School board needs to get campus reopening right this time

Disaster of summer decision process must be reversed

With the San Ramon Valley Unified School District Board of Education scheduled to further explore how to safely reopen school campuses for more than 32,000 students and 3,500 employees beginning Tuesday night, it’s important to closely scrutinize trustees’ decision-making process on this issue when they started discussing it last summer

Why? Because that’s when some trustees’ true colors shined brightly.

Flashback to July 14 when the board was supposed to make that decision and set a plan for the 2020-21 school year. During the five-plus hour meeting, district staff presented three reopening options and their recommendation to trustees. Their initial recommendation was to start the year with a hybrid or full remote learning model.

When the meeting was opened to discussion, Board President Greg Marvel and Vice President Mark Jewett made their position of favoring full-time, in-person learning abundantly clear, and in doing so, they threw out all safety concerns and past logic about how to best resume school during a global pandemic.

“If we go back when everyone’s 100 percent safe, we’re never going back,” Marvel said. 

Granted, COVID-19 has been devastating in almost every aspect of our lives, and education is no exception. Following a failure to provide a cohesive remote learning program for the fourth quarter of the 2019-20 school year, parents and students alike pressured the district to make this upcoming year more rigorous and organized, whether it be in-person or remote. 

But Marvel’s inane statement was in stark contrast to how the board and school district approached last spring, and their philosophy that students’ health and safety is always their top priority.

Marvel and Jewett’s support of full-time, in-person instruction also came after a San Ramon Valley Education Association poll that showed almost 70 percent of teachers felt unsafe to some degree returning to campus in August. When that high of a percentage of people agree on anything, it should not be dismissed, especially when that same group has threatened to strike twice in the past two years.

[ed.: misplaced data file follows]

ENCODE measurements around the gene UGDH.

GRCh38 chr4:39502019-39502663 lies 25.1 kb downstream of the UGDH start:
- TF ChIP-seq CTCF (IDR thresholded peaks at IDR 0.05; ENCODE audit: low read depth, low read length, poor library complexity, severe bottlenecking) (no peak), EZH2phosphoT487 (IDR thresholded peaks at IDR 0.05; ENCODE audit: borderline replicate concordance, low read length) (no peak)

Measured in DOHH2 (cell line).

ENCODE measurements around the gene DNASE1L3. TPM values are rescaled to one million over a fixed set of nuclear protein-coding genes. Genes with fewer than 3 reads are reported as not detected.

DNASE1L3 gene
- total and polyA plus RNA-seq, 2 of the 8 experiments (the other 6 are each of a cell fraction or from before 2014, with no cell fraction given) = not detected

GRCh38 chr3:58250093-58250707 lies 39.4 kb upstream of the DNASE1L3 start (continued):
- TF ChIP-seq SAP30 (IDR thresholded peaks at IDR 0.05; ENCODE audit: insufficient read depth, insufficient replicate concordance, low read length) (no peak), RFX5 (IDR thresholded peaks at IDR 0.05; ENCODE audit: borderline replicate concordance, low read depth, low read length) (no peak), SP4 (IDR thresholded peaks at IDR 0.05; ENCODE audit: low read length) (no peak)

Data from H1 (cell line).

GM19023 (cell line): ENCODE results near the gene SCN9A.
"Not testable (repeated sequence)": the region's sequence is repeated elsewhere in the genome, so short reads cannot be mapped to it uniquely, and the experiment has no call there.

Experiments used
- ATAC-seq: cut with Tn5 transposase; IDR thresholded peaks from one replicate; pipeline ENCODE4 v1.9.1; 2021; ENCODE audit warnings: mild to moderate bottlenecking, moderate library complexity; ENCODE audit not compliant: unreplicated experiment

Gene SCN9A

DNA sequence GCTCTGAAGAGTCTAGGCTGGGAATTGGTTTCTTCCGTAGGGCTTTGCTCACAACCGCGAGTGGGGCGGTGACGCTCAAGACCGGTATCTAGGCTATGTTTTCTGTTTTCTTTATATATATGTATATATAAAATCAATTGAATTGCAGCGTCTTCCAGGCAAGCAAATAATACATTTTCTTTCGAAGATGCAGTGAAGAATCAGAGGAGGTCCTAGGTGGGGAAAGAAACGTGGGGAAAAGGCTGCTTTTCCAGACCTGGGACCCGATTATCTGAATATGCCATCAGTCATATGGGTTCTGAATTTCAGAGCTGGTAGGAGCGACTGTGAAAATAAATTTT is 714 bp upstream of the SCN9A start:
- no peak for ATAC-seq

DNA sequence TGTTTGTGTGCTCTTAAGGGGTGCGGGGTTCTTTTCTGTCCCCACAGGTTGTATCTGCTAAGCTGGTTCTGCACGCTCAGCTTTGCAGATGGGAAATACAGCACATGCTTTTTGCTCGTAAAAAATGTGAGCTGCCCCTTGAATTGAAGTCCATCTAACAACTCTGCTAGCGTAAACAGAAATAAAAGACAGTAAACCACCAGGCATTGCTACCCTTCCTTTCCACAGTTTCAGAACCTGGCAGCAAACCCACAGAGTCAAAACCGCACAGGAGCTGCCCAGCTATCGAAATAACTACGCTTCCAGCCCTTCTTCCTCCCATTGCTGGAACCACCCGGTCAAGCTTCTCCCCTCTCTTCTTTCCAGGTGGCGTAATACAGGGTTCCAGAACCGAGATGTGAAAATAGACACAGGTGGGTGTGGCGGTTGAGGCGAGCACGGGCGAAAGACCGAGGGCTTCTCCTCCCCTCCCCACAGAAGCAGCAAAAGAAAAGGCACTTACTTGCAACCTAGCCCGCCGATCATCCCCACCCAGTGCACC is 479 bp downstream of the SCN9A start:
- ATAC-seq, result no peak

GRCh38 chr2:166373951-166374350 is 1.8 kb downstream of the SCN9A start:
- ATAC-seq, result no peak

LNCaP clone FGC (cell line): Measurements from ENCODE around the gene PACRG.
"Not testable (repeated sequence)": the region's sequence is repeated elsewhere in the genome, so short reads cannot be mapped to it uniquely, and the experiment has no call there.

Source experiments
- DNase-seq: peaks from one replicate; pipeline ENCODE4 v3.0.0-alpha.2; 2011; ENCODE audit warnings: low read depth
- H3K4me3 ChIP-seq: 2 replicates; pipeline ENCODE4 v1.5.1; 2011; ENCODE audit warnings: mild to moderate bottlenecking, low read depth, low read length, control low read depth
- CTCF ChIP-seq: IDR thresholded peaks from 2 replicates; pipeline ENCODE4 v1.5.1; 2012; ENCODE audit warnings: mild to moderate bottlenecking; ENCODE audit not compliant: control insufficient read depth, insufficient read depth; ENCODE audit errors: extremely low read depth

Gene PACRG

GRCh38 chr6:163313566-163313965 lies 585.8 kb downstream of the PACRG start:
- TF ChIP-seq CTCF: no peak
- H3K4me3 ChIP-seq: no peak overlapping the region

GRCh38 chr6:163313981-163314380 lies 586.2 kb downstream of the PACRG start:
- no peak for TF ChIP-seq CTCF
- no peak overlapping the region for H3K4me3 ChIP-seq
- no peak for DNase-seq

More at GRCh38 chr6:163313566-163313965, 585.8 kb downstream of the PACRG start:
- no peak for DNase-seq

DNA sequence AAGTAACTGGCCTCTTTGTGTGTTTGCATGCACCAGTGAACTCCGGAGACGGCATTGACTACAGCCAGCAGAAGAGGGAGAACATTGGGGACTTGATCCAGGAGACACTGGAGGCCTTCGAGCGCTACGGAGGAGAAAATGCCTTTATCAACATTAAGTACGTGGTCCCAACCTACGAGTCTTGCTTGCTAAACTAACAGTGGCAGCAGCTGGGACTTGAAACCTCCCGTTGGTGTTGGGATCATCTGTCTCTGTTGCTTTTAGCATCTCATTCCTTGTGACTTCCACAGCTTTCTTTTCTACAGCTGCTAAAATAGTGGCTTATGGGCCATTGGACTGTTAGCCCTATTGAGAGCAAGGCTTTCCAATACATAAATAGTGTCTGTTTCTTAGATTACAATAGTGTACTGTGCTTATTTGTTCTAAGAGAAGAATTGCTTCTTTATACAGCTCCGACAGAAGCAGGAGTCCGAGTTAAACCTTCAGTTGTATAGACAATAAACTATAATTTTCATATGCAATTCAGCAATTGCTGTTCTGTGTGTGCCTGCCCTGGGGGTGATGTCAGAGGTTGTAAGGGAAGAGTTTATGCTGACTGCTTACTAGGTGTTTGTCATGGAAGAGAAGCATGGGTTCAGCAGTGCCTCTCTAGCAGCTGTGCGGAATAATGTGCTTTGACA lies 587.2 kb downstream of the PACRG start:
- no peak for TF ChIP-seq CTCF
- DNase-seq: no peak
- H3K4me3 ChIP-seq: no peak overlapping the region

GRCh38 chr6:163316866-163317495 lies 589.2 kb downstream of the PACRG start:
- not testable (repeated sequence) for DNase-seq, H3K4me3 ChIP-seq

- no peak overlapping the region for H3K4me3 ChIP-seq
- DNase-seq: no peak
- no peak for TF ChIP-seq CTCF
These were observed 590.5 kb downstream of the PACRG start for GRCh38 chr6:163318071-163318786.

That’s not all. A district poll showed similar results, with only 30.4 percent of staff and 34.3 percent of students indicating they wanted to return to full-time in person learning this fall. Marvel and Jewett decided to ignore the obvious lack of support for full in-person learning.

“I’m not sure how we can have a full discussion and debate about all three options when we have one [slide] on full time in-person learning” Marvel said in reference to the district slideshow, which included more slides about the hybrid and remote learning options than full in-person school.

After seeing those numbers, and recognizing that Contra Costa County was experiencing a serious spike in COVID-19 cases in mid-July when the decision was being made, full-time, in-person learning should not have even been on the table. Marvel’s statements and support for this model show his and Jewett’s complete disconnect from district students and staff. 

It’s worth noting that 43.2 percent of parents surveyed indicated they wanted students to return to a full in-person schedule. Coincidentally enough, Marvel’s term on the board is up in November. Parents vote for these positions, so it begs the question: Is Marvel more interested in the safety of district students and staff, or securing votes for his re-election?